Blakley v. State, 77-2076

Decision Date19 July 1978
Docket NumberNo. 77-2076,77-2076
CourtFlorida District Court of Appeals
PartiesFreddy Duane BLAKLEY, Appellant, v. STATE of Florida, Appellee.

J. David Bogenschutz of Varon, Stahl, Kay & Roderman, P. A., Hollywood, for appellant.

Robert L. Shevin, Atty. Gen., Tallahassee, and Harry M. Hipler, Benedict P. Kuehne and Charles A. Stampelos, Asst. Attys. Gen., West Palm Beach, for appellee.



LETTS, J., and BLACK, SUSAN, Associate Judge, concur.

DAUKSCH, J., dissents with opinion.

DAUKSCH, Judge, dissenting:

I respectfully dissent. This is a case quite similar to Greenfield v. State, 337 So.2d 1021 (Fla. 2d DCA 1976) both in its facts and the law.

On direct examination in the State's case in chief the prosecutor elicited from a policeman the testimony that the defendant had been advised of his rights under Miranda 1 and that the defendant maintained his right not to give a statement. After the officer told the jury the defendant exercised his Miranda rights the attorney for the defendant objected and moved for a mistrial. In fact, throughout the questioning of the officer in regard to the Miranda warnings and the defendant's response, the defendant's attorney made objections and made a "continuing objection" at a point prior to the officer actually telling the jury the defendant refused to make a statement. The officer telling the jury that the defendant refused to give a statement after a Miranda warning is error. Bennett v. State, 316 So.2d 41 (Fla.1975). It is fundamental error, not requiring an objection. Paulen v. State, 352 So.2d 1205 (Fla. 4th DCA 1977).

However, like in Greenfield, supra, there is a twist to this case. In essence the defendant's refusal was introduced for the purpose of showing the defendant was "sane" at the time of the commission of the crime because he evidently understood a Miranda warning at the time of his arrest, shortly after the crime occurred. The testimony was introduced In anticipation of an insanity defense because the defendant had given notice of his intention to claim insanity and had pleaded not guilty by reason of insanity.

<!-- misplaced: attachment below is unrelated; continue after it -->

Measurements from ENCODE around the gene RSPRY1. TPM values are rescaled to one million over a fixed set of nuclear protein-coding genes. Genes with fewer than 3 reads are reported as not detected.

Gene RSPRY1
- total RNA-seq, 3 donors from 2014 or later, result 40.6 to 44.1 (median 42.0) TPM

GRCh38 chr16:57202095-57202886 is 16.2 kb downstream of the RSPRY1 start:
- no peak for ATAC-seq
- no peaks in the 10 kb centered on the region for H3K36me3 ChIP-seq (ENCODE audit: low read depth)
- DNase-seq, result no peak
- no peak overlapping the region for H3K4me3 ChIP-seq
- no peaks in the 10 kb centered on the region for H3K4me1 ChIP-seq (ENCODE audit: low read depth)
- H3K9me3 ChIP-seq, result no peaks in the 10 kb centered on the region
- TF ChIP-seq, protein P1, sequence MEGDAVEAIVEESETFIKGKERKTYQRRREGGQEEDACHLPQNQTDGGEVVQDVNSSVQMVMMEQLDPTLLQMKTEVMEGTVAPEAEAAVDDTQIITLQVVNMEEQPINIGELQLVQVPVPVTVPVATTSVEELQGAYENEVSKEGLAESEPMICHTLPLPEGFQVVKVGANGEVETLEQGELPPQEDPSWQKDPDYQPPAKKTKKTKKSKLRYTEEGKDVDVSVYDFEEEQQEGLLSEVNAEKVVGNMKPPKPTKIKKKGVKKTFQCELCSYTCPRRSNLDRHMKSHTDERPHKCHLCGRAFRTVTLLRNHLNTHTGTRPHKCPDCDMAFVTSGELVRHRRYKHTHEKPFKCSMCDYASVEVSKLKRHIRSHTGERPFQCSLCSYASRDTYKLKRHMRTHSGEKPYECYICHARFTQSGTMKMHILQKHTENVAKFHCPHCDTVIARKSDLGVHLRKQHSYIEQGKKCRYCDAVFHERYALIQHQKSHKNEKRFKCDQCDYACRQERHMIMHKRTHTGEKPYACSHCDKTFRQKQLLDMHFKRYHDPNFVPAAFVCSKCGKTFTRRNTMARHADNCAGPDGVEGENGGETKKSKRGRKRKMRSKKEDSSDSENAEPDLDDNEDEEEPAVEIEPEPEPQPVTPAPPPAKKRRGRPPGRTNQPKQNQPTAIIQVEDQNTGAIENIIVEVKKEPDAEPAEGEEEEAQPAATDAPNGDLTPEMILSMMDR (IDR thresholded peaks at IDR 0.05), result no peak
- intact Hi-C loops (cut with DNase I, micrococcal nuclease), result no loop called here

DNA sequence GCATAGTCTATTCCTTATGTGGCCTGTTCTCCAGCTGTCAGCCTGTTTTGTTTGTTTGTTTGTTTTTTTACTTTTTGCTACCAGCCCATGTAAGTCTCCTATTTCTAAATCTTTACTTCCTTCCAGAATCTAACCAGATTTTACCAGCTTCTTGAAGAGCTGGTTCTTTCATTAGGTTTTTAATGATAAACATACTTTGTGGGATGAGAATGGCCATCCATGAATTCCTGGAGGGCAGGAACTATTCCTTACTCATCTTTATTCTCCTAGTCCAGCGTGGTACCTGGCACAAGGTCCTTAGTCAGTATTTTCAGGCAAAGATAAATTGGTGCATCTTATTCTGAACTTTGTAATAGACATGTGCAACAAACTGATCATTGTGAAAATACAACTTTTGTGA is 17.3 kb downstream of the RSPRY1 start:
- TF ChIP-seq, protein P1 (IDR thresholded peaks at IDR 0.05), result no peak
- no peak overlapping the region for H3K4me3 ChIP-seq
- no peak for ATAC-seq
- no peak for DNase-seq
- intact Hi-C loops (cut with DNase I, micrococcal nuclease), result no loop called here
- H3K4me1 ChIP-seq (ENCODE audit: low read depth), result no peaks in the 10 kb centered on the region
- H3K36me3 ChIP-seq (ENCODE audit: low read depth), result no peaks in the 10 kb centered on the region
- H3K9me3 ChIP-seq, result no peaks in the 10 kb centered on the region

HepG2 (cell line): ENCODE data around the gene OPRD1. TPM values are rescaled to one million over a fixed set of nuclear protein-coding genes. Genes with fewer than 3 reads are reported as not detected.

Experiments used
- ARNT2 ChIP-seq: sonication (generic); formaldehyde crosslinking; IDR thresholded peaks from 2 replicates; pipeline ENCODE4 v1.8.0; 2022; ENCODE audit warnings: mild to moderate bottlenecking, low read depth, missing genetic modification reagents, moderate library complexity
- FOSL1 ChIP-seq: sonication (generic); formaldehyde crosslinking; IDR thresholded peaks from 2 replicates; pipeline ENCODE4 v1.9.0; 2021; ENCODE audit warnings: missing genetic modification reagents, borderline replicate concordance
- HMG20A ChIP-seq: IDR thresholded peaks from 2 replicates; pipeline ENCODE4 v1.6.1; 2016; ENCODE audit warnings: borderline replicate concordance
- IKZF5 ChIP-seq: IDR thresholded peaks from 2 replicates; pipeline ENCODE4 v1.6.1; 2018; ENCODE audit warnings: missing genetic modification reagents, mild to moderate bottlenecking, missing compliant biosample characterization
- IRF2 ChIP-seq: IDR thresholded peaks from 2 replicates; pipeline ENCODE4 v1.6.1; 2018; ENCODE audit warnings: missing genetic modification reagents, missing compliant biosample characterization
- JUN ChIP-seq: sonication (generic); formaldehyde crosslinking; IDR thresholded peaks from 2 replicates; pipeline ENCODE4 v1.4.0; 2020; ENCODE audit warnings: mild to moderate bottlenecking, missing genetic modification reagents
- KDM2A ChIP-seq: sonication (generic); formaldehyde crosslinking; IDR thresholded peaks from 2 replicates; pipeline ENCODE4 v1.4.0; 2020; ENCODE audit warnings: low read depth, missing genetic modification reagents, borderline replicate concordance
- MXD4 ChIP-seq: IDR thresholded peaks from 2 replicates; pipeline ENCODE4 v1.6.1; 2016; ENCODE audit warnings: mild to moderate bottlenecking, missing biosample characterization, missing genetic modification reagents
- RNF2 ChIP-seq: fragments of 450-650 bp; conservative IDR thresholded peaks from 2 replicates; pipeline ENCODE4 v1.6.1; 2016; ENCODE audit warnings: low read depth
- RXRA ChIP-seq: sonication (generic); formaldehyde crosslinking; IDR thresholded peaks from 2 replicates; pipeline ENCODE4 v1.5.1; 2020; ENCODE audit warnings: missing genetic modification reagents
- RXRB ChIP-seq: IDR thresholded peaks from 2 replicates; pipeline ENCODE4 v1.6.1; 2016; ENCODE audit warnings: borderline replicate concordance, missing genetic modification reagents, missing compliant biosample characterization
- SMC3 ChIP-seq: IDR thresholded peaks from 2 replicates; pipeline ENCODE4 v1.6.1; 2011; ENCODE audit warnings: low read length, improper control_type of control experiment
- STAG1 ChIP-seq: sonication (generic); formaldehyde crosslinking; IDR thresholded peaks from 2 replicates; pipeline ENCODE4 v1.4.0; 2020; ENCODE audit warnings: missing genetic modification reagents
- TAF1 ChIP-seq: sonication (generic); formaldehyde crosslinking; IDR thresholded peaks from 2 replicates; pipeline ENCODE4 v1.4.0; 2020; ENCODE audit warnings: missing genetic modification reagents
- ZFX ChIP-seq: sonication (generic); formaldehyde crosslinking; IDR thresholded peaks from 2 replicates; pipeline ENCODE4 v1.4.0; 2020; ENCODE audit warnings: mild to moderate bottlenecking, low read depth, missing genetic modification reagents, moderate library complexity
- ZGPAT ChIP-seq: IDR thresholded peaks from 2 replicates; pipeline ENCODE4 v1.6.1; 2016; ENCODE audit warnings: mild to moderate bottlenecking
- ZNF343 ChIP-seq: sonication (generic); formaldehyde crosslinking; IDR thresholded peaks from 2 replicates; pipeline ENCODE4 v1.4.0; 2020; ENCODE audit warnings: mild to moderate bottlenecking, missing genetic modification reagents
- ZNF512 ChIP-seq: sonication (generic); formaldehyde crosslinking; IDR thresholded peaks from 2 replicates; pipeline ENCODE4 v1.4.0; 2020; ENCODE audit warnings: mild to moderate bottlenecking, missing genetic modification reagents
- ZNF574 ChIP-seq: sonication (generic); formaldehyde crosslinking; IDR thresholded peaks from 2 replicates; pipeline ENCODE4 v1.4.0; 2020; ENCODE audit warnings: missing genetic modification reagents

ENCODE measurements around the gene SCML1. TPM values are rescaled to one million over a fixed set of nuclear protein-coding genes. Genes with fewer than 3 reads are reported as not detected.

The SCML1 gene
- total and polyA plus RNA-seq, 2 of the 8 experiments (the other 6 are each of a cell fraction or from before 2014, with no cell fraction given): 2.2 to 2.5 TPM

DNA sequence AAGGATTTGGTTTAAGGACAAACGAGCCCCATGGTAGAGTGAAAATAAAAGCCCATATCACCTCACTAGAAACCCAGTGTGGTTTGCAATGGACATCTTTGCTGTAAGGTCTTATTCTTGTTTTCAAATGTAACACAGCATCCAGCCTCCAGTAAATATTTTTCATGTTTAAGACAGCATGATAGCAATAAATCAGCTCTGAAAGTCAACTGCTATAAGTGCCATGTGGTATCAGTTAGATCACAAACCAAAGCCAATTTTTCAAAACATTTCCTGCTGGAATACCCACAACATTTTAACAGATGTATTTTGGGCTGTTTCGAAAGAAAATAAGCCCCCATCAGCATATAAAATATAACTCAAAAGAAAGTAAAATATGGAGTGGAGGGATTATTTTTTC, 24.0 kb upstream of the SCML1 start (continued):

While I agree with the dissent of Judge Grimes in Greenfield, supra, I also dissent here because of the order of things. Let us assume the refusal of the accused to make a statement is admissible on the issue of insanity, as it was found to be in Collins v. State, 227 So.2d 538 (Fla. 3rd DCA 1969). I see no reason to further compound the problem by allowing its admission before the defendant has made an issue of his insanity by presenting evidence about his insanity. In Collins, supra, the officers' testimony about the accused's statements after warning ("I guess I will have to get a lawyer") were admitted In rebuttal after the defendant had presented evidence about his insanity. Therefore, I say If we can get over the Bennett, supra, hurdle then we must also jump another one in regard to the "postural sequence." 2 The defendant had not yet presented any evidence of insanity and, at that point, no evidence of his sanity was relevant, ergo, the admission of the testimony was error. It was harmful because it violates Bennett, supra. It was fundamental as we...

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3 cases
  • State v. Blakley, 81-192
    • United States
    • Florida District Court of Appeals
    • 10 Febbraio 1982
    ...would have obtained a new trial had he continued to pursue that action. REVERSED. DOWNEY and ANSTEAD, JJ., concur. 1 Blakley v. State, 362 So.2d 309 (Fla. 4th DCA 1978), cert. denied, 368 So.2d 1362 (Fla.), cert. denied, 444 U.S. 904, 100 S.Ct. 218, 62 L.Ed.2d 141 (1979).2 State v. Blakley,......
  • Blakley v. Florida
    • United States
    • U.S. Supreme Court
    • 9 Ottobre 1979
    ...were overruled by the trial court. On appeal, petitioner's conviction was affirmed by a divided Florida District Court of Appeal. 362 So.2d 309 (1978). I would grant certiorari in this case because the decision of the Florida District Court of Appeal is in conflict with Doyle v. Ohio, supra......
  • Blakley v. State
    • United States
    • Florida Supreme Court
    • 28 Febbraio 1979

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